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Child Health and Nutrition

Tackling malnutrition by empowering systems and promoting community ownership of child nutrition


Mumbai (Dharavi, Wadala)
Panchmahal, Gujarat

The Problem


India is home to one-third of the world’s malnourished children. Among children under five years of age in urban Maharashtra:


are stunted
(low height-for-age)

are wasted
(low weight-for-height)

are underweight
(low weight-for-age)

Malnutrition remains a silent crisis among urban low income communities. Government programmes that address this issue face challenges in quality of service delivery and implementation. Many target beneficiaries are also unaware of how to avail these government services.

Source: National Health Family Survey 4 (NHFS 4) 2015-16

How can we equip communities to prevent malnutrition and increase quality of public health services to tackle child malnutrition?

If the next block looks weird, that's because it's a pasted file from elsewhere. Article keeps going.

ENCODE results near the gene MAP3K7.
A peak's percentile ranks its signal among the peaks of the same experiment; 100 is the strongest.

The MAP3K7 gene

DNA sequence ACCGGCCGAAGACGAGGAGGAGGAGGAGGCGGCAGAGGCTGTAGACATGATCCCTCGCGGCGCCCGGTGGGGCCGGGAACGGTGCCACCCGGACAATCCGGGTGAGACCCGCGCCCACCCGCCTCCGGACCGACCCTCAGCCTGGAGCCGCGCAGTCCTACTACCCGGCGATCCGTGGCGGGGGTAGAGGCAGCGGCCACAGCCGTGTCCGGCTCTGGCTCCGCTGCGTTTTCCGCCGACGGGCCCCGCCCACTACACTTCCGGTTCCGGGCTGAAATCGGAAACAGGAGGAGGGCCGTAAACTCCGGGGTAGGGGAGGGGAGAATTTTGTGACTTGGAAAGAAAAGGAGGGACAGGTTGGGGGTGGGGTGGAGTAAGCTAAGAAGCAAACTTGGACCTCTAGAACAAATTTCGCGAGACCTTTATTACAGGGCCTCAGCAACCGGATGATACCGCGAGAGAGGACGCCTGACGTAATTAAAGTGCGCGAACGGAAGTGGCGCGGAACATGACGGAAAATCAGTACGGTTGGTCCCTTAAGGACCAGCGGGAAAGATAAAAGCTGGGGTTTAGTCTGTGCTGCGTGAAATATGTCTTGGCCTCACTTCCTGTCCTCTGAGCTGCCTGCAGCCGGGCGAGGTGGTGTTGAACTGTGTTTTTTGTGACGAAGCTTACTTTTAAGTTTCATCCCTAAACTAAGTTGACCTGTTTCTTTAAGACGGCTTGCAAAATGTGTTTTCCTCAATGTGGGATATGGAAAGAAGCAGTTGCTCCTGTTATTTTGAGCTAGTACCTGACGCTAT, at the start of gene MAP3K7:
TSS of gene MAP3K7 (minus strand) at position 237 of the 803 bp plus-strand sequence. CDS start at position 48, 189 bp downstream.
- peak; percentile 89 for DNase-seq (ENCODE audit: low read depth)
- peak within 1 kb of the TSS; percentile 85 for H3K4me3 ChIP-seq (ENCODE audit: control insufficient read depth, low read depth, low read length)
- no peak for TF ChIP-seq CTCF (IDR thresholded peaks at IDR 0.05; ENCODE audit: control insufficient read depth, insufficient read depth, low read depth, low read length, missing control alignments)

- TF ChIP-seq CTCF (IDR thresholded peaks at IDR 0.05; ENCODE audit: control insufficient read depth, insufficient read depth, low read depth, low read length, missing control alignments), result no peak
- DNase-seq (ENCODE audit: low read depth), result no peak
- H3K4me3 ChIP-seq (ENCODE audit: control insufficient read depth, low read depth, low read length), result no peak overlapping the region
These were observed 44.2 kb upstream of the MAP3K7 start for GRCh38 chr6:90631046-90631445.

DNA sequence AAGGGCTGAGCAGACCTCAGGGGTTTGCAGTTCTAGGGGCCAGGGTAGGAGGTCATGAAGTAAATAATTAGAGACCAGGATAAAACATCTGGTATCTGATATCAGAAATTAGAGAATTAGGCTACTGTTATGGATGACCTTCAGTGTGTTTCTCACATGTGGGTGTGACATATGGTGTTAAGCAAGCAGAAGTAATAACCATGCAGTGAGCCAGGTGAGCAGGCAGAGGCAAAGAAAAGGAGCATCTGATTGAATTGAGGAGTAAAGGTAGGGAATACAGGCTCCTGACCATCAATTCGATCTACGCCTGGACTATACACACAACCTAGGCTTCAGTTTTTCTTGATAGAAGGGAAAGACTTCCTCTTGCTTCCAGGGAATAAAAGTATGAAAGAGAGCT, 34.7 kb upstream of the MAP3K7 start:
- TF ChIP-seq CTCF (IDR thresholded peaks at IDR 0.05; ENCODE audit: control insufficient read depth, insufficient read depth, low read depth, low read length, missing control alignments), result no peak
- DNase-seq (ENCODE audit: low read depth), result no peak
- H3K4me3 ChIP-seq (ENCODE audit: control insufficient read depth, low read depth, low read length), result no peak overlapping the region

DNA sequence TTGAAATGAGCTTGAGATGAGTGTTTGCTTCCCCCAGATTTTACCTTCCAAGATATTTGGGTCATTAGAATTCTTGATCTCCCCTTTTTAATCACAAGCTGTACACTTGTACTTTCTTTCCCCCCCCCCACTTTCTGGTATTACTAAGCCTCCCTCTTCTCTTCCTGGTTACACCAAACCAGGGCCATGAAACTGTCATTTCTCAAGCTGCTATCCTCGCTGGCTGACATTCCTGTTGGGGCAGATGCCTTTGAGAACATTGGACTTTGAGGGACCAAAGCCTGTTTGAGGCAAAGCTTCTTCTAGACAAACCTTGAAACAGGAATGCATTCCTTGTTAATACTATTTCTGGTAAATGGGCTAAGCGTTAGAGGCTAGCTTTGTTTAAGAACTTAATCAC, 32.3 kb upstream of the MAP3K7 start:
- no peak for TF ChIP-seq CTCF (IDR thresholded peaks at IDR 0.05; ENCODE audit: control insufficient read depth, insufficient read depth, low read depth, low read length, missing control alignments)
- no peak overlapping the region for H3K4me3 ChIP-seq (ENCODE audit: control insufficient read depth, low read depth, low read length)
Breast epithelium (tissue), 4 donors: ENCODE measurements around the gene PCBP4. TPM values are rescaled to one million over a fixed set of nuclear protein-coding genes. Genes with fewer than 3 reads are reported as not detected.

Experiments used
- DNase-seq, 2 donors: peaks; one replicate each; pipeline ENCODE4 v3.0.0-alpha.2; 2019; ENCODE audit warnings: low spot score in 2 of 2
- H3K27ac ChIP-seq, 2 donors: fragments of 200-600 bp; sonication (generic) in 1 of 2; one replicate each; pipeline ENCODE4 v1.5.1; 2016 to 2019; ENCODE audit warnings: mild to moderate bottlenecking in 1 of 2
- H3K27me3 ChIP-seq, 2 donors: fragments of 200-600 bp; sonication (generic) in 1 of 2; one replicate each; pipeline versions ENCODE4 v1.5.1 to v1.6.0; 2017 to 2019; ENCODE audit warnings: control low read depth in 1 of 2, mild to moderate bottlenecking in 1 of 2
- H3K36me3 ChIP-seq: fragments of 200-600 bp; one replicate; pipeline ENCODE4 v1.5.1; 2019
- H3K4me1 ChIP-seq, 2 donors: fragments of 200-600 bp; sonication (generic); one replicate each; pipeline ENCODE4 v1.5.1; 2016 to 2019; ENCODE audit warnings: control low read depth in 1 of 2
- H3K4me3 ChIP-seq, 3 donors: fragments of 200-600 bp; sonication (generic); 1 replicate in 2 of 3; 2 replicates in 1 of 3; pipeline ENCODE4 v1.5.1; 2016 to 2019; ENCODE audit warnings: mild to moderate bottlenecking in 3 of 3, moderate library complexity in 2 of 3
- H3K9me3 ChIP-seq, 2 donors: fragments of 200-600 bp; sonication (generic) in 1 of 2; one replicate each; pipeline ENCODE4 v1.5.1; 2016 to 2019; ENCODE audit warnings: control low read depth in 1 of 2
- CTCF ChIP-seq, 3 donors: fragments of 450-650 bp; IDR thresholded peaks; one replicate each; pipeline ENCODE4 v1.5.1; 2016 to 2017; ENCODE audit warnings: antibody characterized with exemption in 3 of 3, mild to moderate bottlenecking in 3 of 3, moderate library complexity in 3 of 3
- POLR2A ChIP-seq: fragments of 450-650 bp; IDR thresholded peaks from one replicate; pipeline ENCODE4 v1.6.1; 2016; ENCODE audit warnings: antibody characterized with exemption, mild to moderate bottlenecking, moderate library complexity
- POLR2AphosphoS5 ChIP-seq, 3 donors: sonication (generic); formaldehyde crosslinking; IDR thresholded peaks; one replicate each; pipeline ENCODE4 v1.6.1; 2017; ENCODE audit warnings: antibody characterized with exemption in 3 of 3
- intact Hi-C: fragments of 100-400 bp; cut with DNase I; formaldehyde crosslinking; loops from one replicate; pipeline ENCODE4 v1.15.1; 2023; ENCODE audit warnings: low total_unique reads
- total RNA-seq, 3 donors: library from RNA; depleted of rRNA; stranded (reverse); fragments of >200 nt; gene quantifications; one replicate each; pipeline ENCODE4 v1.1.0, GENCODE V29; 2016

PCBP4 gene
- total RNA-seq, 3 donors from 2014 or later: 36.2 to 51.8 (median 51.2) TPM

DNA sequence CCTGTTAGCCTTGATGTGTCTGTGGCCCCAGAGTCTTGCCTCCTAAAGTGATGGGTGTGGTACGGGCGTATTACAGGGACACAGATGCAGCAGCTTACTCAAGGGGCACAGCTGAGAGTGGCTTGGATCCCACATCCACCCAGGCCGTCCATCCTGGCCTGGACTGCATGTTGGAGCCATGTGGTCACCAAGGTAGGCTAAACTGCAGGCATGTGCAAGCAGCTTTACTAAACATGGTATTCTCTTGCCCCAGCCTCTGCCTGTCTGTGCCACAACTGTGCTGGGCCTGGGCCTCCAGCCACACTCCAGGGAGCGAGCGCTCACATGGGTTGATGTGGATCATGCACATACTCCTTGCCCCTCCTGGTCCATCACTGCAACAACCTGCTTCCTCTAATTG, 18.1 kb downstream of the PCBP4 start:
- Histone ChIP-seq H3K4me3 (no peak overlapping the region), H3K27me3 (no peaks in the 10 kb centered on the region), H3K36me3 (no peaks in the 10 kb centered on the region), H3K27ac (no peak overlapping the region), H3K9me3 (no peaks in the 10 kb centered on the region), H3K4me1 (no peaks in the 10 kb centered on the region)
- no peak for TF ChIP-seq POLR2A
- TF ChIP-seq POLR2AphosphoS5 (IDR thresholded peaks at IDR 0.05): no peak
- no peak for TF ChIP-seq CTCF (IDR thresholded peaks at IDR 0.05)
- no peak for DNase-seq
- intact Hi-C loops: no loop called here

Our Work


We believe that strong engagement with both communities and public health systems can lead to improved health-seeking behavior and higher quality services.

Our flagship nutrition programme, Aahar, works to prevent and treat malnutrition in children less than 3 years of age. We partner with the Integrated Child Development Services (ICDS), a government welfare scheme that provides health and nutrition services. Our work covers 150 anganwadis (child care centres) across vulnerable settlements in Dharavi and Wadala.

Building awareness and mobilizing communities


In our commitment to building a strong volunteer-driven culture, we work on forming Community Action Groups and a cadre of community residents who will hold anganwadis accountable for service delivery. We conduct public awareness activities to improve uptake of ICDS services, while promoting good health practices.

Strengthening ICDS implementation


We focus on training and building capacity of anganwadi sevikas (government-employed community health workers who deliver ICDS services) to improve nutrition service delivery in our intervention areas.

Reach


1,50,000

population reached in Mumbai (2018-2019)

10,967

children under 6 years
of age weighed per month
on an average (2018-2019)